Don’t cry for Chuck Greenberg: he’s walking away with a $25 million profit

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This morning I said that, having been booted out of the Rangers ownership chair he fought so hard to claim, Chuck Greenberg will never get the last year and a half of his life back.  Bob Nightengale puts this in perspective, however:

It may have been tough for Rangers CEO Chuck Greenberg to step down,but will leave with $20 million to $25 million profit, easing pain

So he’s got that going for him. Which is nice.  And to be honest, yeah, I think I’d take a year and a half of ugly litigation if there were two and a half units waiting for me on the other side.

Oh, “what’s a unit” you ask?  I had a client tell me once that Texas oil men of the 1970s boom years referred to $10 million as “a unit.”  And the idea was that, in those circles, you weren’t really rich until “you made your first unit.”  Those without a unit need not apply to the boy’s club. Ahem.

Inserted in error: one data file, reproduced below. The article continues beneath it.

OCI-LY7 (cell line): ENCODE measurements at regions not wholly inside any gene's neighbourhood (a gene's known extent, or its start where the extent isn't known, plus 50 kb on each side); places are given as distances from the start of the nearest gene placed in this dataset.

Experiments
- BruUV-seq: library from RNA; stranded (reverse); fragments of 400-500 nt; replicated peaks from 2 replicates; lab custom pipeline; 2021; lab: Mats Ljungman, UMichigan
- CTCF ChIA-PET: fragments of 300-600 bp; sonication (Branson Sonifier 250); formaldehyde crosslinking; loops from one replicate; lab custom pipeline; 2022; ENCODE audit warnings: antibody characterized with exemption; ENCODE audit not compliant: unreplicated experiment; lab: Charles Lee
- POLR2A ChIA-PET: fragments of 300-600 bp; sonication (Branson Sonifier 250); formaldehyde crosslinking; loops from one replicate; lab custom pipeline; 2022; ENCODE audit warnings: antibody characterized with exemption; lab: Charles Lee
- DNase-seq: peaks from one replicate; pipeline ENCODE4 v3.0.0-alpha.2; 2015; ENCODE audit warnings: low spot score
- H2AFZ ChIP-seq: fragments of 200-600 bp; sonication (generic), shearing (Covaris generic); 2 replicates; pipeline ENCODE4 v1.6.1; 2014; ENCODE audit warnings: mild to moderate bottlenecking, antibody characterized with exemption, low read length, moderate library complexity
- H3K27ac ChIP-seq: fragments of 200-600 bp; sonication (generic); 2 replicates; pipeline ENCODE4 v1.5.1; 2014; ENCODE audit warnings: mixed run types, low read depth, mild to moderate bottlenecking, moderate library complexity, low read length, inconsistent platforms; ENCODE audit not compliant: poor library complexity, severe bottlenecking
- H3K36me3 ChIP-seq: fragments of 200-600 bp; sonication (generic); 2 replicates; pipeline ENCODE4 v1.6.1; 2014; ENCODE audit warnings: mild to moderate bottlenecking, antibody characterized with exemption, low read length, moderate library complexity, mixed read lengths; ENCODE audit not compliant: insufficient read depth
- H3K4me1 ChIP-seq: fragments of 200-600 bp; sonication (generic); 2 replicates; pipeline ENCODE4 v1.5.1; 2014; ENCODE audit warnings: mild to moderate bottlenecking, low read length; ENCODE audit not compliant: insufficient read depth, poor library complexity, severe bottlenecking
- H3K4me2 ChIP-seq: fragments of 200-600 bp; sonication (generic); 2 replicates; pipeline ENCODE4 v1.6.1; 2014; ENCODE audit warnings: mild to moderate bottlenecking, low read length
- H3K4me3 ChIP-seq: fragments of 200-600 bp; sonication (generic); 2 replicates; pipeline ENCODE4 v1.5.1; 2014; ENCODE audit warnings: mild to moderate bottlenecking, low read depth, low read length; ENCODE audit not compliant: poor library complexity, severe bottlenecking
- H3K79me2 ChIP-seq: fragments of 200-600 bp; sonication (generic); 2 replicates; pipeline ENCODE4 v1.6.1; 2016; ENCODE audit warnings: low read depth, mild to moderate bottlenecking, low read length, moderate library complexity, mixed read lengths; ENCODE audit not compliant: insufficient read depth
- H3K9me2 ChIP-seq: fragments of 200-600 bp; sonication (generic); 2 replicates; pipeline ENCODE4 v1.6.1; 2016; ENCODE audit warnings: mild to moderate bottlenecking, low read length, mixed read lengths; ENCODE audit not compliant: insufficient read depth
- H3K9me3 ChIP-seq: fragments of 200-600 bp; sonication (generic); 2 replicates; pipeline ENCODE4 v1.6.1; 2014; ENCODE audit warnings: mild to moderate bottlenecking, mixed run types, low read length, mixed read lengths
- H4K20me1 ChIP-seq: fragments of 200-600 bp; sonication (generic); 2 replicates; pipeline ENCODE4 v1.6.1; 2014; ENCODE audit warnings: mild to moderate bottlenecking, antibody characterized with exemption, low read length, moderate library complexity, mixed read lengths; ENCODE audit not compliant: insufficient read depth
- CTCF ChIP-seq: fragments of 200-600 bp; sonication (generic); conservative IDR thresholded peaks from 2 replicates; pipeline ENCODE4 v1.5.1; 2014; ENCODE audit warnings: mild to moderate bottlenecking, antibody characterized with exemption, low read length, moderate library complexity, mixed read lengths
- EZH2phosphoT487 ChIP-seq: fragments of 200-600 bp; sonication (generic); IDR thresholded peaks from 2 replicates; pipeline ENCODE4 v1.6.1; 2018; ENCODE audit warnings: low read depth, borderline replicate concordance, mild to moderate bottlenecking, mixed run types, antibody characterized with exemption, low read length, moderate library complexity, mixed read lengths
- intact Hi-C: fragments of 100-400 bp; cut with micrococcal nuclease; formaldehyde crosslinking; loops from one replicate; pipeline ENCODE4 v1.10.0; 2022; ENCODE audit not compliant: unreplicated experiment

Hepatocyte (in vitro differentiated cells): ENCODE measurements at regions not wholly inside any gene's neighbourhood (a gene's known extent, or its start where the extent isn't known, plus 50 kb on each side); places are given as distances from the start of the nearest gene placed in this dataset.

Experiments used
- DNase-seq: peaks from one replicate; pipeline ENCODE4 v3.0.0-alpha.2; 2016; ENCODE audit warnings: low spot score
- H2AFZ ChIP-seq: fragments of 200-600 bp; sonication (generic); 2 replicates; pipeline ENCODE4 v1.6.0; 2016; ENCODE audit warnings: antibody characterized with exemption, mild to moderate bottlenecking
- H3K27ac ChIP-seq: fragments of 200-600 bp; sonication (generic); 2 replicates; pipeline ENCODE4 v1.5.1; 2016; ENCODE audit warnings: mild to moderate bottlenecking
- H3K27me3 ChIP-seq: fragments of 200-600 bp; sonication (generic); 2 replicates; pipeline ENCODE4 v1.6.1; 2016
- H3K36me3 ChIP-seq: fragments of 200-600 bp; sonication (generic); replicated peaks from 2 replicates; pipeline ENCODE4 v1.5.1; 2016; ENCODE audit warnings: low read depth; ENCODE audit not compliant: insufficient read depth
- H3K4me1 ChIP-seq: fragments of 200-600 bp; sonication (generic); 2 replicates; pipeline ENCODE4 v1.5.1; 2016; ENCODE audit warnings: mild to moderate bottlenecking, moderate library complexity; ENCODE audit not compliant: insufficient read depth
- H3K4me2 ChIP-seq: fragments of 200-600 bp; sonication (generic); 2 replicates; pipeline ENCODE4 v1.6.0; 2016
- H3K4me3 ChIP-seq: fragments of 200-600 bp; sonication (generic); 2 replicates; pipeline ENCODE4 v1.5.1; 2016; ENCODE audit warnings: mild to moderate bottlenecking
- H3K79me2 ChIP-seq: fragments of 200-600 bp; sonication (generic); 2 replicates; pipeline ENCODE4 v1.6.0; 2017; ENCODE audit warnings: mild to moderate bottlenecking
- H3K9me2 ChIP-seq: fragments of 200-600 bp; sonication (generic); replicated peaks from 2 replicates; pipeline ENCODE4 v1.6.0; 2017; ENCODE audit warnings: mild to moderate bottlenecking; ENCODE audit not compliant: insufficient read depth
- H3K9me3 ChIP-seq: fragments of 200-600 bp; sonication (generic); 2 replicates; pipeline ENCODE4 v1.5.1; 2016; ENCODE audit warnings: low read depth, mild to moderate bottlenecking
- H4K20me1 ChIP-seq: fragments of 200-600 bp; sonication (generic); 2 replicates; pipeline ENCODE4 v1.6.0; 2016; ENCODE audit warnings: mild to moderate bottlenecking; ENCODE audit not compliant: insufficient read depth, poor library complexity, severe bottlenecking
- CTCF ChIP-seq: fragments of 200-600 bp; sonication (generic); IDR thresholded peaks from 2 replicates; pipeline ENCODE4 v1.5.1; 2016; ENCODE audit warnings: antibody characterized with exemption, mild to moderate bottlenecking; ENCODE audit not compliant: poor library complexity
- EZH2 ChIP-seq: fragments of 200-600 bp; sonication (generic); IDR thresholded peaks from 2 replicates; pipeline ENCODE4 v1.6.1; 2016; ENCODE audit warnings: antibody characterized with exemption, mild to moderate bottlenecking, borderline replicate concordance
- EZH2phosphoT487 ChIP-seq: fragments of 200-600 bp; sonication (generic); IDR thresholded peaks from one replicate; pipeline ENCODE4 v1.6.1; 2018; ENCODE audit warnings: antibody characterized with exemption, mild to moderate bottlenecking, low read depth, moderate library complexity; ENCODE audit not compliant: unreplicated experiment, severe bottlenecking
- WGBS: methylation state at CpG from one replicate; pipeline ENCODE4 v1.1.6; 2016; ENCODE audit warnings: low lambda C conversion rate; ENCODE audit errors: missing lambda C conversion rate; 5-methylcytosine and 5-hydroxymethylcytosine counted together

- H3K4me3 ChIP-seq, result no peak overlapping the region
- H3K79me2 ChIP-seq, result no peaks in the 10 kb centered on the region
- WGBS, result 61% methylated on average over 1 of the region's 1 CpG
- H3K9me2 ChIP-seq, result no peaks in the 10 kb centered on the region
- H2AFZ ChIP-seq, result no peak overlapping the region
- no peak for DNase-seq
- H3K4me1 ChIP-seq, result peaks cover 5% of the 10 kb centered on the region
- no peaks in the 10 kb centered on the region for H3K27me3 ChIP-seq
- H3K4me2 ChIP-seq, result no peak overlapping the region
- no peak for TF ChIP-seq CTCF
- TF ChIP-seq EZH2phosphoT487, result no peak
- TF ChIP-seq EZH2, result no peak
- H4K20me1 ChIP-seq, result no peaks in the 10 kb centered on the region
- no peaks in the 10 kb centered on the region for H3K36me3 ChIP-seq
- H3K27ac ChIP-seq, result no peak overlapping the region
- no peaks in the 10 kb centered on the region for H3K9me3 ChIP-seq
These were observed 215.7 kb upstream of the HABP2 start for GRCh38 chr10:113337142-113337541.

I’ve never had corroboration of this — the guy could have been putting me on — but I’ve passed along that bit of trivia at enough cocktail parties that even if it isn’t true, I’m hoping that it one day enters into the realm of lesser slang.

Kenley Jansen hopes to be back next week

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When Kenley Jansen experienced an irregular heartbeat last week some speculated that he could miss a month. That won’t be the case if he has his way. He said yesterday that he expects to be back next week, assuming he suffers no side effects from his medication between now and then.

Jansen threw a successful bullpen session on Monday, did conditioning work yesterday, and is planning to throw to hitters today. He’ll then travel with the Dodgers to Seattle and face hitters again on Friday at which a point a decision will be made about activating him. Given that the Dodgers are struggling, particularly with the bullpen, that decision is likely to be affirmative unless there is any reason to be concerned with Jansen’s health between now and then. He’s currently on blood-thinners and says he’s responding well.

All of that said, Jansen told reporters yesterday that there’s a good chance he will need a heart procedure in the offseason, the sort of which he had after his last occurrence of an irregular heartbeat back in 2012.

Jansen’s 32 saves ties him for the NL lead with Wade Davis of the Rockies.